Don Davis has been the Forum Communications Minnesota Capitol Bureau chief since 2001, covering state government and politics for two dozen newspapers in the state. Don also blogs at Capital Chatter on Areavoices.
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ST. PAUL—Rural Minnesota may never have been mentioned so often in a state Senate debate not about a specific rural issue. Small towns and farmers were featured Thursday, Jan. 12, before senators passed 35-31 legislation to help Minnesotans afford individual health insurance policies. Rural residents like farmers tend to rely on individual policies more than do those living in cities.
ST. PAUL — More than 200,000 Minnesotans soon will receive tax breaks Minnesota senators passed legislation 66-0 Thursday, Jan. 12, to cut taxes by making state tax law conform with federal law. The House already took the same action to help Minnesotans who are beginning to file income tax returns.
ST. PAUL — Jose Sanchez says his immigrant community fears living without driver's licenses. "Our community needs licenses to get around, to get to work, to get to school," he told a Minnesota House committee Wednesday, Jan. 11, 2017. "I ask that you listen to us and deal with your heart," he pleaded before the Republican-controlled committee voted 8-6 along party lines to keep in a provision that would enact a law banning immigrants to the United States without legal documentation from getting a license.
ST. PAUL — The University of Minnesota's request to bump up its state funding $147 million comes at a tough time. The big university news over the past few weeks has been a football scandal, easily topping the team's Holiday Bowl victory. With that fresh in Minnesotans' minds, university officials are hitting up the Legislature for more money. "It doesn't help," said Jennifer Schultz, a Duluth legislator and University of Minnesota Duluth professor. "Timing wise, it is really bad to get when these fires happen. And we have really had a lot of fires."
ST. PAUL -- Minnesota Gov. Mark Dayton is bringing back a public works funding bill much like he offered last year, on Wednesday, Jan. 4, proposing to spend $1.5 billion on projects ranging from water treatment plants to fixing college buildings. "These projects have a direct economic benefit," the governor told reporters in a conference call, promising to fight for the projects.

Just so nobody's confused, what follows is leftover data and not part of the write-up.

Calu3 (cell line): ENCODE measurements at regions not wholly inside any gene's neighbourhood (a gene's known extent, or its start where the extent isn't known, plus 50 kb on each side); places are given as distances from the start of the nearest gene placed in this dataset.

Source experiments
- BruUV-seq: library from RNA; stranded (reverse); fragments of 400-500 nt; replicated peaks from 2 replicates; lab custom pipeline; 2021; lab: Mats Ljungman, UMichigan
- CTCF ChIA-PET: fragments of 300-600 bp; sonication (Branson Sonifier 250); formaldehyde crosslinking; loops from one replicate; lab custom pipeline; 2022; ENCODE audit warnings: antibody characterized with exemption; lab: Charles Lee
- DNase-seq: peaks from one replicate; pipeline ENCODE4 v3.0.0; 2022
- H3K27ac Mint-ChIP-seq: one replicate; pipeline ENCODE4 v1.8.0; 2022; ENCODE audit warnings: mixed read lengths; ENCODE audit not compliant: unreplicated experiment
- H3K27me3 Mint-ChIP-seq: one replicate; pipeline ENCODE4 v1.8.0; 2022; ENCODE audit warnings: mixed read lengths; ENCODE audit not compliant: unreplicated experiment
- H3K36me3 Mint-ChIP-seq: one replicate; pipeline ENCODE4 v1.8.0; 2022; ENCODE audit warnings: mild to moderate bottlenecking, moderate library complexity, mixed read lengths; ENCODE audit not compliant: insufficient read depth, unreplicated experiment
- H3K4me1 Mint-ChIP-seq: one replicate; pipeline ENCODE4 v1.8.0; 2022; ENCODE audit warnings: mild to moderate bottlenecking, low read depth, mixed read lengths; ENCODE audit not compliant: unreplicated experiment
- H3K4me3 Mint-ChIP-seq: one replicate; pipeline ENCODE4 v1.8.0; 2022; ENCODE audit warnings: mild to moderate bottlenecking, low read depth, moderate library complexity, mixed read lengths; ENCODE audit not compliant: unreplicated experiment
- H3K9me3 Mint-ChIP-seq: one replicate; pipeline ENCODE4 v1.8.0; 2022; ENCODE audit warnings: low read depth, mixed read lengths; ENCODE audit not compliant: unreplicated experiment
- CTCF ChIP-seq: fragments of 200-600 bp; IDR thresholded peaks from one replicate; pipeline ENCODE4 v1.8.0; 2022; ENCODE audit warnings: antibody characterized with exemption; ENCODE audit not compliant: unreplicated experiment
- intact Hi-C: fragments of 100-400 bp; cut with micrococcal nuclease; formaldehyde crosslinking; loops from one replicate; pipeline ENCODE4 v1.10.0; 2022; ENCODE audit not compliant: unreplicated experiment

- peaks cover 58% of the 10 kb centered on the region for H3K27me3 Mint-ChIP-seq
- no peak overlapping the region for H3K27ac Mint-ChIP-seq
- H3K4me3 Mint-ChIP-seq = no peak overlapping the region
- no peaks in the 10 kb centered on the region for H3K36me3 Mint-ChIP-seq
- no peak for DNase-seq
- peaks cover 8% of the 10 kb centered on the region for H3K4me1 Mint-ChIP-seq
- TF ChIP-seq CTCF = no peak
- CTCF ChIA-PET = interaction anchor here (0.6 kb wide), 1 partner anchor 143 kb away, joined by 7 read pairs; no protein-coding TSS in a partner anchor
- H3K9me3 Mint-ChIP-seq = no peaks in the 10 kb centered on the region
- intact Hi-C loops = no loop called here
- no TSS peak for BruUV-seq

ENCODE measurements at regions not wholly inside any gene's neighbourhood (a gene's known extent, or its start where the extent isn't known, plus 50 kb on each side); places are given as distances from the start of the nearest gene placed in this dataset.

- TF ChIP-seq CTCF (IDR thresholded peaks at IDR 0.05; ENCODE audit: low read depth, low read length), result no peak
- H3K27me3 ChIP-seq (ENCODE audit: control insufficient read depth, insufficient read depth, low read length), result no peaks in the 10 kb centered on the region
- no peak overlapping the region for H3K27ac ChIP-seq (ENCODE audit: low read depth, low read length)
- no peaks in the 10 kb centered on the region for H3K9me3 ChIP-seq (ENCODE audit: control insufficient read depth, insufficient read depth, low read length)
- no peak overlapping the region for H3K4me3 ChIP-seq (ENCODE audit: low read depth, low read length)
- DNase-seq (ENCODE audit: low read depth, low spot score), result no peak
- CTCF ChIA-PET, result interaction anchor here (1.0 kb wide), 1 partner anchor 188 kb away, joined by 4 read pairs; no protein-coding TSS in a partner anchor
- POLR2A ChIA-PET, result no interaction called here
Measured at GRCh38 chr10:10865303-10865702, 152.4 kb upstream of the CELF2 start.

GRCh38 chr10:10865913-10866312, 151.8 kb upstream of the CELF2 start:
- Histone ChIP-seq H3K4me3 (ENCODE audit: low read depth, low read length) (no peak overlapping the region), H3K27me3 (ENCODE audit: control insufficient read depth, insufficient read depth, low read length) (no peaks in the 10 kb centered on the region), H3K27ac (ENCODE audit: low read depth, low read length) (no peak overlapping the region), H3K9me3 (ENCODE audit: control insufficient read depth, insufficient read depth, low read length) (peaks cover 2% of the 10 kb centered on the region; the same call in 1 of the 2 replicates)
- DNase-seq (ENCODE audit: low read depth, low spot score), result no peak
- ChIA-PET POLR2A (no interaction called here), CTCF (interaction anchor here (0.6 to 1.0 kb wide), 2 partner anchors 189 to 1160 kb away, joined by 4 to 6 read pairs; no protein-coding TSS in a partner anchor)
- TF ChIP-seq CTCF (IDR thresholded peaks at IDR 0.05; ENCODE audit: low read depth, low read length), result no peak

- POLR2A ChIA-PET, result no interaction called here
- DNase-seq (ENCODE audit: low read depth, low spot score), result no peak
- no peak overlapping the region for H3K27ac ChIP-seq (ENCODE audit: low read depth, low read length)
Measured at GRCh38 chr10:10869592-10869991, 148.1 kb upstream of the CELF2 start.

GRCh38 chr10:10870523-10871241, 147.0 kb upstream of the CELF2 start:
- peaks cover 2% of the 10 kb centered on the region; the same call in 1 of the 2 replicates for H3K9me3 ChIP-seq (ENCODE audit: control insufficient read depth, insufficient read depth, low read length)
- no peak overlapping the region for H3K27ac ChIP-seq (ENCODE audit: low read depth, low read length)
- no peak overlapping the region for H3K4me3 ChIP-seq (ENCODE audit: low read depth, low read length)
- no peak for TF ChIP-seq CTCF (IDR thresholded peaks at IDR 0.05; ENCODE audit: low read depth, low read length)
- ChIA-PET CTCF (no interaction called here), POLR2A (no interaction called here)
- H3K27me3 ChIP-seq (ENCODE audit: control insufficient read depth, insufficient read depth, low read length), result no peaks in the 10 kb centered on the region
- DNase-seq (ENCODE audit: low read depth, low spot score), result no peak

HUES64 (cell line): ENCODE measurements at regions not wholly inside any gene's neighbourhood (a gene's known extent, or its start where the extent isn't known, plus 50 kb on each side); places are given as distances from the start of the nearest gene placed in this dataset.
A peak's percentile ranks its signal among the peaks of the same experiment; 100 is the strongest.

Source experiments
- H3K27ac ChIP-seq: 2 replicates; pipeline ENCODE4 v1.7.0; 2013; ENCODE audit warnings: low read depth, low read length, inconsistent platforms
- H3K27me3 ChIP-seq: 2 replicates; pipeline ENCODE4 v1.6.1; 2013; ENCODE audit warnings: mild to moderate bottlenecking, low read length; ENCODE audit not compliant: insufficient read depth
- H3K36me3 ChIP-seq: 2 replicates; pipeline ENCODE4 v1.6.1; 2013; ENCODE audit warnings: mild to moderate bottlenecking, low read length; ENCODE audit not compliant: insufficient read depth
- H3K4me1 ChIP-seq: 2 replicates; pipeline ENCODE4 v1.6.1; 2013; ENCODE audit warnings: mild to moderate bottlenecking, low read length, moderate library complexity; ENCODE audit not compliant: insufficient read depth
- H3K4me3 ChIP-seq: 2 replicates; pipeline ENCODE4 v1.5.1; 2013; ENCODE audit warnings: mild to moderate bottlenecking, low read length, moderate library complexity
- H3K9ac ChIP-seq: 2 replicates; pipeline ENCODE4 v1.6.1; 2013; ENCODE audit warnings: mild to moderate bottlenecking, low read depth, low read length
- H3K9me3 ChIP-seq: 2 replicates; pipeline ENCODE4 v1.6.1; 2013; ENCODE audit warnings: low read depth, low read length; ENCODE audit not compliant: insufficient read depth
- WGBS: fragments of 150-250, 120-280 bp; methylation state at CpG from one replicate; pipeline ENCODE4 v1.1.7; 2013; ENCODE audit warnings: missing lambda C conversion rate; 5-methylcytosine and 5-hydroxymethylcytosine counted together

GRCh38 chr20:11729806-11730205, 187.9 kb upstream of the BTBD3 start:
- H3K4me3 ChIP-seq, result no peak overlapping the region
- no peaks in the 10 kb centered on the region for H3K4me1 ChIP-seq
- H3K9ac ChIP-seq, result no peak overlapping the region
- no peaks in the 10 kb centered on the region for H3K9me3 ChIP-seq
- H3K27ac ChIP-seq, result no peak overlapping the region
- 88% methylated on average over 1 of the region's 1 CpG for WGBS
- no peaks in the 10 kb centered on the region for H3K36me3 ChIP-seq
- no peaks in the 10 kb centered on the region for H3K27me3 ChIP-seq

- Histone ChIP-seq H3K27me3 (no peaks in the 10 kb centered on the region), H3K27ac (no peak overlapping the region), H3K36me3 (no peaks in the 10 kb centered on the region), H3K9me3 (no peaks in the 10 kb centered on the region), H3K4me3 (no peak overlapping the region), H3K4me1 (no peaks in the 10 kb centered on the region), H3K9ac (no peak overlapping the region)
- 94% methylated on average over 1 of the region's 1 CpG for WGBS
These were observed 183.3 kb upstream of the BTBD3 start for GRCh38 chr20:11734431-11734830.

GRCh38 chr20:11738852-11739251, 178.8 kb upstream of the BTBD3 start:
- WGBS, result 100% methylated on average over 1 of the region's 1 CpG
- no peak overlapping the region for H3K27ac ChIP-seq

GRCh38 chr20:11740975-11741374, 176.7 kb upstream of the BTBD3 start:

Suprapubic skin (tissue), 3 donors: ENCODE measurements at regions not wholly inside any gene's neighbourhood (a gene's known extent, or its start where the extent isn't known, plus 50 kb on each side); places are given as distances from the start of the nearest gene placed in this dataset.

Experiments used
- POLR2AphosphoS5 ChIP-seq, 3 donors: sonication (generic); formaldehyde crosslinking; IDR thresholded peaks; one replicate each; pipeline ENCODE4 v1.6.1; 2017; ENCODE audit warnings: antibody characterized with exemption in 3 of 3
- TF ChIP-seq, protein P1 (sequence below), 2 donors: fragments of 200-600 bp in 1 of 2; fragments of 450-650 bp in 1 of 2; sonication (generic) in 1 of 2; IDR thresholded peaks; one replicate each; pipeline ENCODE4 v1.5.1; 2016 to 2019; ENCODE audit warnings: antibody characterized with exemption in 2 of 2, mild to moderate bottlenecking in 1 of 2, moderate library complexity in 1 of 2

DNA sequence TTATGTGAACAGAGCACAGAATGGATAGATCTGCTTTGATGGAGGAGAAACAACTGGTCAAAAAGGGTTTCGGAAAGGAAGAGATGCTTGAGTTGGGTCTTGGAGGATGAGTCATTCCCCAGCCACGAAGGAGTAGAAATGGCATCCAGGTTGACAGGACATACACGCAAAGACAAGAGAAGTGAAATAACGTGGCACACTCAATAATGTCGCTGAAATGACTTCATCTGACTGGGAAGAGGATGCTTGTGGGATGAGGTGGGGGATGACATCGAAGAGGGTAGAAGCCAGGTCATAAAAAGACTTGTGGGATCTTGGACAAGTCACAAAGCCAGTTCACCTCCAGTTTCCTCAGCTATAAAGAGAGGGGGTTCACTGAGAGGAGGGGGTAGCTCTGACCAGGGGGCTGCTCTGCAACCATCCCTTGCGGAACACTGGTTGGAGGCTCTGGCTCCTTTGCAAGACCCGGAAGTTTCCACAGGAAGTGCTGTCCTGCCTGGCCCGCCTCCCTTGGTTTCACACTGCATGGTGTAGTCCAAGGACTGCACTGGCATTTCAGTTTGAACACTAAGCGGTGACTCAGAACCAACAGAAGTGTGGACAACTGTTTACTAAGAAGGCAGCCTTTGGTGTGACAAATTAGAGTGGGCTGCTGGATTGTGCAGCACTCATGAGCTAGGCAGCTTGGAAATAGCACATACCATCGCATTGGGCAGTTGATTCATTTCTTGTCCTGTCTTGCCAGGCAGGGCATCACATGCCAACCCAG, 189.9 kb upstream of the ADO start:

ST. PAUL—Minnesota may continue to put some of the worst sex offenders in prison-like facilities after they complete their sentences, a federal appeals court ruled Tuesday, Jan. 3. The decision reverses a Minnesota-based federal judge's 2015 ruling that the practice was unconstitutional because it, in effect, extended prison sentences. However, the three-judge panel said the program is needed to protect Minnesotans. About 700 sex offenders are in the program, and just six people have been released from it. "I am very glad that we have received that ruling," Gov.
ST. PAUL -- Minnesota may continue to put some of the worst sex offenders in prison-like facilities after they complete their sentences, a federal appeals court ruled Tuesday, Jan. 4. The decision reverses a Minnesota-based federal judge's 2015 ruling that the practice was unconstitutional because it, in effect, extended prison sentences.
ST. PAUL—Minnesota Gov. Mark Dayton hopes 2017 will not be another 2011. "I am scarred by that experience," the Democratic governor said about the 2011 three-week state government shutdown after he and Republicans controlling the Legislature could not agree on a new two-year budget. He faces a similar situation in 2017, with Republicans gaining control of the state Senate in the Nov. 8 election and increasing their lock on the House.
ST. PAUL—Minnesota's minimum wage rises August 1 and several new laws will hit the books. The state's large employers must pay at least $9.50 an hour, while smaller businesses will be required to pay $7.75. Training and youth wages also must be at least $7.75. In 2018, Minnesota minimum wages begin rising annually to match inflation. Monday is the first increase in three years as part of a 2014 law Democratic Gov. Mark Dayton signed after a Legislature controlled by his party passed it. The minimum wage's first increase under the law was to $8 an hour in 2014.